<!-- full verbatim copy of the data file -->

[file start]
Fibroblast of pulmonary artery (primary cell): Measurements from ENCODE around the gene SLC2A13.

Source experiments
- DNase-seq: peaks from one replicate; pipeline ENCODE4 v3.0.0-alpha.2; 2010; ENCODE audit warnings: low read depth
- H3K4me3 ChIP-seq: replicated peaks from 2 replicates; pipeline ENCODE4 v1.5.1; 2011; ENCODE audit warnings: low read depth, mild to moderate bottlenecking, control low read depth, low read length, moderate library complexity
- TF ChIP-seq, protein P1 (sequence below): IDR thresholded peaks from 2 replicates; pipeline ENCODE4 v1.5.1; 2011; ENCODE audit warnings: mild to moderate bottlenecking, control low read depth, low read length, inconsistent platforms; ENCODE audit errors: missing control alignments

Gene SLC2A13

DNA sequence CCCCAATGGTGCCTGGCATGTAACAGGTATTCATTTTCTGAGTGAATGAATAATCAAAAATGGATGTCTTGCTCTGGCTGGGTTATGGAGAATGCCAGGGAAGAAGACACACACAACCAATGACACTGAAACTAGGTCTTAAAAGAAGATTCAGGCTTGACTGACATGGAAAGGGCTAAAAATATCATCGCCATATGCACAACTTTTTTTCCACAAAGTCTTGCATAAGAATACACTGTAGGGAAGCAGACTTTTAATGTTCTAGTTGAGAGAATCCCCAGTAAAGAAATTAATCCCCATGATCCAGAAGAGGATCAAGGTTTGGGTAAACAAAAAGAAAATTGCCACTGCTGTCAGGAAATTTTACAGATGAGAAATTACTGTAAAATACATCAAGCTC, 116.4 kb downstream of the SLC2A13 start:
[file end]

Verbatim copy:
Fibroblast of pulmonary artery (primary cell): Measurements from ENCODE around the gene SLC2A13.

Source experiments
- DNase-seq: peaks from one replicate; pipeline ENCODE4 v3.0.0-alpha.2; 2010; ENCODE audit warnings: low read depth
- H3K4me3 ChIP-seq: replicated peaks from 2 replicates; pipeline ENCODE4 v1.5.1; 2011; ENCODE audit warnings: low read depth, mild to moderate bottlenecking, control low read depth, low read length, moderate library complexity
- TF ChIP-seq, protein P1 (sequence below): IDR thresholded peaks from 2 replicates; pipeline ENCODE4 v1.5.1; 2011; ENCODE audit warnings: mild to moderate bottlenecking, control low read depth, low read length, inconsistent platforms; ENCODE audit errors: missing control alignments

Gene SLC2A13

DNA sequence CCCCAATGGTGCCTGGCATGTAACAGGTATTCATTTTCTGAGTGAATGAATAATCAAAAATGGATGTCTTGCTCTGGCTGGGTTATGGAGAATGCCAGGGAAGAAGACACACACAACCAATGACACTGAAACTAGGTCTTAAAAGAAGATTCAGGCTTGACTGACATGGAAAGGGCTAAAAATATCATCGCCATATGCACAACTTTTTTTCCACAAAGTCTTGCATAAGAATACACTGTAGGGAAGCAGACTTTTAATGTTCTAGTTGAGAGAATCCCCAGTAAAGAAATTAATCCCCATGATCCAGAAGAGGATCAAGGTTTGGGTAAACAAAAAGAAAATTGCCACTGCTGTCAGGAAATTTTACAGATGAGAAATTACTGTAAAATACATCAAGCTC, 116.4 kb downstream of the SLC2A13 start: